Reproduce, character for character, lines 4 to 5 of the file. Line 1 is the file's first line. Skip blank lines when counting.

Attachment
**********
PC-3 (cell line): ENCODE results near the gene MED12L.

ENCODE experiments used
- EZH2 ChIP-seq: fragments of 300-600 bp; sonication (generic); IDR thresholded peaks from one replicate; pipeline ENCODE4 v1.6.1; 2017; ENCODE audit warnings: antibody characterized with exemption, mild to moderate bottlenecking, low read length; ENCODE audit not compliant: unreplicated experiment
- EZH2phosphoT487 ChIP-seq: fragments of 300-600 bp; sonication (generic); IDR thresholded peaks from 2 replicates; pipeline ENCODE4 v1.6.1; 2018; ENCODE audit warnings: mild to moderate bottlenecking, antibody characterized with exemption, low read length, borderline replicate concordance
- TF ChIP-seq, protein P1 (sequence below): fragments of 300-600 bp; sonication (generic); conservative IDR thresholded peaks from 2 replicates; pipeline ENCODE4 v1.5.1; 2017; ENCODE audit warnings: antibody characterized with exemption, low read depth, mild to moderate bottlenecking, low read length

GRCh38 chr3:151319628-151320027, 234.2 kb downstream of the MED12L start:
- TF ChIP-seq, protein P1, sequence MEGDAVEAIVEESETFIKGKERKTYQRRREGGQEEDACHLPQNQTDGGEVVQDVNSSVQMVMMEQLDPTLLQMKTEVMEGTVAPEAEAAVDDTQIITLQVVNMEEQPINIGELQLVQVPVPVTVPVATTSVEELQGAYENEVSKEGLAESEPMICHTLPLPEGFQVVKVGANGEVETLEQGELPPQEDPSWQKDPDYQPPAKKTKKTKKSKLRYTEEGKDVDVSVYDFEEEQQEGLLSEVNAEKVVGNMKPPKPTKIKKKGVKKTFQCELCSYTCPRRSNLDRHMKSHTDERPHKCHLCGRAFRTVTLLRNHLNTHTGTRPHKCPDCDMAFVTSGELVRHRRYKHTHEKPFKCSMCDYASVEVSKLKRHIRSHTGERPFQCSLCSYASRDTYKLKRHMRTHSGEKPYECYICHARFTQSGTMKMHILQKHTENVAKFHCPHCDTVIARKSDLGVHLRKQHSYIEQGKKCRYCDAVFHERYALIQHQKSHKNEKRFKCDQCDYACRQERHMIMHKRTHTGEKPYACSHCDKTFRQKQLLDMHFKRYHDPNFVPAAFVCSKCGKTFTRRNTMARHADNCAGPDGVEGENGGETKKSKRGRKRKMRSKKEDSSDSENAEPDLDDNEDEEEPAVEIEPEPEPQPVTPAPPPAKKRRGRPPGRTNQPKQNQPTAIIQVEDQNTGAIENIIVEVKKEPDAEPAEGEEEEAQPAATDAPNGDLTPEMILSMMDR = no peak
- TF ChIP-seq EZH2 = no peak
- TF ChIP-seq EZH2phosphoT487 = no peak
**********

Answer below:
- EZH2phosphoT487 ChIP-seq: fragments of 300-600 bp; sonication (generic); IDR thresholded peaks from 2 replicates; pipeline ENCODE4 v1.6.1; 2018; ENCODE audit warnings: mild to moderate bottlenecking, antibody characterized with exemption, low read length, borderline replicate concordance
- TF ChIP-seq, protein P1 (sequence below): fragments of 300-600 bp; sonication (generic); conservative IDR thresholded peaks from 2 replicates; pipeline ENCODE4 v1.5.1; 2017; ENCODE audit warnings: antibody characterized with exemption, low read depth, mild to moderate bottlenecking, low read length